Mixing cement and swinging hammers on adult mission trips; playing with children in third world countries; and clumsily knocking over the wall of a latrine that the mason had just built in the Honduran village we visited in October.
Wrecking the side of the old church bus at The Varsity on my first youth group trip downtown while the vehicle was full of middle schoolers; attending numerous faith-shaping, messy and wonderous Montreat youth and college conferences, and youth mission trips.
Youth Sunday. Mental Health Awareness Workshops. The Blessing of the Animals. The Lil Pantry. The Family Promise Host Weeks and Bed Races.
Worship. Church school. Bible studies. Weddings. Funerals. Sharing meaningful conversations, laughter and tears. Having my children baptized and seeing them raised and nurtured in their faith. Working alongside some of the finest pastors and staff that I know.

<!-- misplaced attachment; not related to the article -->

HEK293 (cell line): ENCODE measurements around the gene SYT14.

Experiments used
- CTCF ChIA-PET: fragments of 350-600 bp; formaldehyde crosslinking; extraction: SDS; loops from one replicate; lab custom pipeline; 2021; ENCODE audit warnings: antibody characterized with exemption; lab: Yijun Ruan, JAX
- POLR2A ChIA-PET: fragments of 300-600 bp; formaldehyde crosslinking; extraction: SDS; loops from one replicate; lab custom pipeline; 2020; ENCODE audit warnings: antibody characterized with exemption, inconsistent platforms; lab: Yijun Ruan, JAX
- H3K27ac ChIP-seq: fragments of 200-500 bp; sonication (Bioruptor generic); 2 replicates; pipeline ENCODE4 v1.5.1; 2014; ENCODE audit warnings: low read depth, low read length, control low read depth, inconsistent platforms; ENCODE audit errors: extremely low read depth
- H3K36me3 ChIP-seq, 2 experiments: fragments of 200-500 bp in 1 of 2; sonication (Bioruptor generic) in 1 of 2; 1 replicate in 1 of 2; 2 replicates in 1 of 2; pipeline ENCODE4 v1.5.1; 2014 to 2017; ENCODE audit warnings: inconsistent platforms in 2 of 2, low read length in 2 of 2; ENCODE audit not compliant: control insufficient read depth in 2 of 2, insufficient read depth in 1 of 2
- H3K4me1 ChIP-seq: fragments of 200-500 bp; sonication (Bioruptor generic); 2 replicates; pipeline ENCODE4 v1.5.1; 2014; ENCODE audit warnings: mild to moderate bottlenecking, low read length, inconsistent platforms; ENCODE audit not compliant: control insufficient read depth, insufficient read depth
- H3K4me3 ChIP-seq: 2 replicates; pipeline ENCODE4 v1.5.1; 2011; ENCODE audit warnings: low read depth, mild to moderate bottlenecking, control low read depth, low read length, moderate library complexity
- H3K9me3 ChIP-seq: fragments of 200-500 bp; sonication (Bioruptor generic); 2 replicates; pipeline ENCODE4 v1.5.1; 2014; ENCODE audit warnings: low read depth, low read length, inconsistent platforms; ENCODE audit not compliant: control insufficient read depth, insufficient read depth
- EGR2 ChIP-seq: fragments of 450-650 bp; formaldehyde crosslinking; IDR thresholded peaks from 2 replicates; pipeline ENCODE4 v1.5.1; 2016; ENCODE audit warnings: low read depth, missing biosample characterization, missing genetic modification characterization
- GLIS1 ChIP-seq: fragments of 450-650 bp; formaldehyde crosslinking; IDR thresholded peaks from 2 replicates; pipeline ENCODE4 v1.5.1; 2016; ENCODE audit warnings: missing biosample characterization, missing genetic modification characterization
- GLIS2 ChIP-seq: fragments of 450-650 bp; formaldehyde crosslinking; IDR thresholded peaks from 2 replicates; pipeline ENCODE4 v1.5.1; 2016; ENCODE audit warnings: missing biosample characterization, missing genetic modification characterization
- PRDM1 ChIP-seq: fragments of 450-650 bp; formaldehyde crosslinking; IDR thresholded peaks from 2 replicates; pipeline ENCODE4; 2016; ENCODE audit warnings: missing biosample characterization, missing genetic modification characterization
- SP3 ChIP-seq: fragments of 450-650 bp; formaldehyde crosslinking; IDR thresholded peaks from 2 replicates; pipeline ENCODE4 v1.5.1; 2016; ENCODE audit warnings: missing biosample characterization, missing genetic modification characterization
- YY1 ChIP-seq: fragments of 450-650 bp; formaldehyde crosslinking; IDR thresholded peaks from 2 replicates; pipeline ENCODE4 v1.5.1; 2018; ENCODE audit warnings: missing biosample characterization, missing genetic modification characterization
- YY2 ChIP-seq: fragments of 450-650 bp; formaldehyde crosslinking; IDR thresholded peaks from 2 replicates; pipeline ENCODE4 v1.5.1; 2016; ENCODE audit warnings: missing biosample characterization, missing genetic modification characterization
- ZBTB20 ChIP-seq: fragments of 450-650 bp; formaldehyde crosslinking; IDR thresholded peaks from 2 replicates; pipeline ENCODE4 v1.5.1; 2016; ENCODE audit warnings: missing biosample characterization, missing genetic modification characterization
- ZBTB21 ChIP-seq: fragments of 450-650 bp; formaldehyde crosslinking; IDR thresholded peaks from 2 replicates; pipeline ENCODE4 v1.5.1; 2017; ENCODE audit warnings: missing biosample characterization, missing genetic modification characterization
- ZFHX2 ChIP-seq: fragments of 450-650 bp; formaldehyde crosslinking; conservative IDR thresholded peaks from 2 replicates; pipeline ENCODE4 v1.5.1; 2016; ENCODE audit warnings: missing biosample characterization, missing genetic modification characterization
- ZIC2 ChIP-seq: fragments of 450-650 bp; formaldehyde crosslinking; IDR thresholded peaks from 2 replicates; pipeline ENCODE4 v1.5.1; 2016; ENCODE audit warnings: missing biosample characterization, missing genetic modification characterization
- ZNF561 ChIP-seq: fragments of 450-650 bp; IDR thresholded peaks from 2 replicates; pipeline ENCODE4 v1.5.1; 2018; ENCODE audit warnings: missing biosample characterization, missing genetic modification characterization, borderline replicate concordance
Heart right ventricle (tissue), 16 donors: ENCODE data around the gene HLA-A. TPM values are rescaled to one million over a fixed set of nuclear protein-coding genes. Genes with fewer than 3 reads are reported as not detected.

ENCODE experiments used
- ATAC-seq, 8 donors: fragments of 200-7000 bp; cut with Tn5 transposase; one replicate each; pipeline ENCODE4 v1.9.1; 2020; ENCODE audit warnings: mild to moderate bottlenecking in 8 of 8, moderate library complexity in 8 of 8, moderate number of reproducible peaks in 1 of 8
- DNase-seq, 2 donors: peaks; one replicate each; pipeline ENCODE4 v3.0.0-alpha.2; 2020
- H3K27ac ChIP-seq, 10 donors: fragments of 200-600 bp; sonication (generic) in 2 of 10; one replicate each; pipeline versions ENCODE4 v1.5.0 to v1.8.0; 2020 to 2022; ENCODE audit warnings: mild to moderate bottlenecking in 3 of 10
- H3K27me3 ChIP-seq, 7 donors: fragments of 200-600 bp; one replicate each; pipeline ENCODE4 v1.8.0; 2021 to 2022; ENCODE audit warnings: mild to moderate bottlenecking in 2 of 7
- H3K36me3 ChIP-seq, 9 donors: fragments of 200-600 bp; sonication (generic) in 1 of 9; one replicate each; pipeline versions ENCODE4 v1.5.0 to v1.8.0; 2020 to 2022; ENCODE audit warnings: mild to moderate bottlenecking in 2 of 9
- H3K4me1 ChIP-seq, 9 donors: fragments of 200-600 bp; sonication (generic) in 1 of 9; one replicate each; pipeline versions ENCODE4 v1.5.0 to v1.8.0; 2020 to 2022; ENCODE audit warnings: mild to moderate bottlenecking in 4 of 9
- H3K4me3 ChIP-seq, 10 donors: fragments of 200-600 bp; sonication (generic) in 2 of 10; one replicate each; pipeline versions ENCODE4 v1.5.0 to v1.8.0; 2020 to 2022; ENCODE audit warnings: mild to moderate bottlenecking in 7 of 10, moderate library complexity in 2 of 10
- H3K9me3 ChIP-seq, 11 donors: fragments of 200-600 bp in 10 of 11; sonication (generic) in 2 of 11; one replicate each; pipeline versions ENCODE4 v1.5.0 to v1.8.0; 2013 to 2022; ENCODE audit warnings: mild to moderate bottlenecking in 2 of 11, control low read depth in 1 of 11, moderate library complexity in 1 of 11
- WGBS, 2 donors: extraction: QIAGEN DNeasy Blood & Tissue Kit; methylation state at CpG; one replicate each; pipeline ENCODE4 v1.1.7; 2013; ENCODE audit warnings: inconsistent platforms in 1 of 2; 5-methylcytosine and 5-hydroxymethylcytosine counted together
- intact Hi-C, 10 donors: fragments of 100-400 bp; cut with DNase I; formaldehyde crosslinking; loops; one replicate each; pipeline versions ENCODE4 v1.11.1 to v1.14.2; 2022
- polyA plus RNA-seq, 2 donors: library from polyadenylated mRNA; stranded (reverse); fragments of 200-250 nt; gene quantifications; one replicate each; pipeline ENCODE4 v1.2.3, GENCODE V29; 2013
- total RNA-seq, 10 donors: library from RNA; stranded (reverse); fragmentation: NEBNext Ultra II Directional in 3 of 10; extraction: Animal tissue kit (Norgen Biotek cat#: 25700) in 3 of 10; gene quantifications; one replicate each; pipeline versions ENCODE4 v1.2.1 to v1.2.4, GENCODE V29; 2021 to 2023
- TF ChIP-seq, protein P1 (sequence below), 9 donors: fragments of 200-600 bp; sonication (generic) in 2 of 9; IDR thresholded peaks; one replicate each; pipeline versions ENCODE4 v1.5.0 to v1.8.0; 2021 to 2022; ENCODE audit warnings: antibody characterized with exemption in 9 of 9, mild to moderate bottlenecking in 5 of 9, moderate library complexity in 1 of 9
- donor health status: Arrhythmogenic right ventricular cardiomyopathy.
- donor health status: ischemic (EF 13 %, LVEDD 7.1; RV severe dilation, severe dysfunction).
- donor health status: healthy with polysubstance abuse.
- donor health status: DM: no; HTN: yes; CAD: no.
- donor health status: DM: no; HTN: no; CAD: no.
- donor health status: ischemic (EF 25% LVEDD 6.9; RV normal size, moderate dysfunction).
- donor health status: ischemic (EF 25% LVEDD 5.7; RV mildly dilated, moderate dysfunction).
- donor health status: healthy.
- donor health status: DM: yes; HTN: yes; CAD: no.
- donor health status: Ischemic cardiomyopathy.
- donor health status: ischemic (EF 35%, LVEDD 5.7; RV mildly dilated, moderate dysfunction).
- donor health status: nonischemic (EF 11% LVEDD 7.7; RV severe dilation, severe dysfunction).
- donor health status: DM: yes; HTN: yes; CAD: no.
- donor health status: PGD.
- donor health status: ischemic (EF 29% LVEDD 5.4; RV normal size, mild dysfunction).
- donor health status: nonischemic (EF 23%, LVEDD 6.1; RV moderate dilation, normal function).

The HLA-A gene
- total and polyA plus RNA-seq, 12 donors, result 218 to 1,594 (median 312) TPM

My time here and with each one of you, even on the hardest of days, has been filled with immense joy because of the love and care you give to people within and outside these walls, including me and my family.
Friends, may you continue to let your gentleness be known to everyone you meet, regardless of the hardships and the heartbreaks.
And may you rejoice in the Lord always; again, I say, Rejoice!
The Lord draws near with “joy.” Be ready to receive it and pass it on.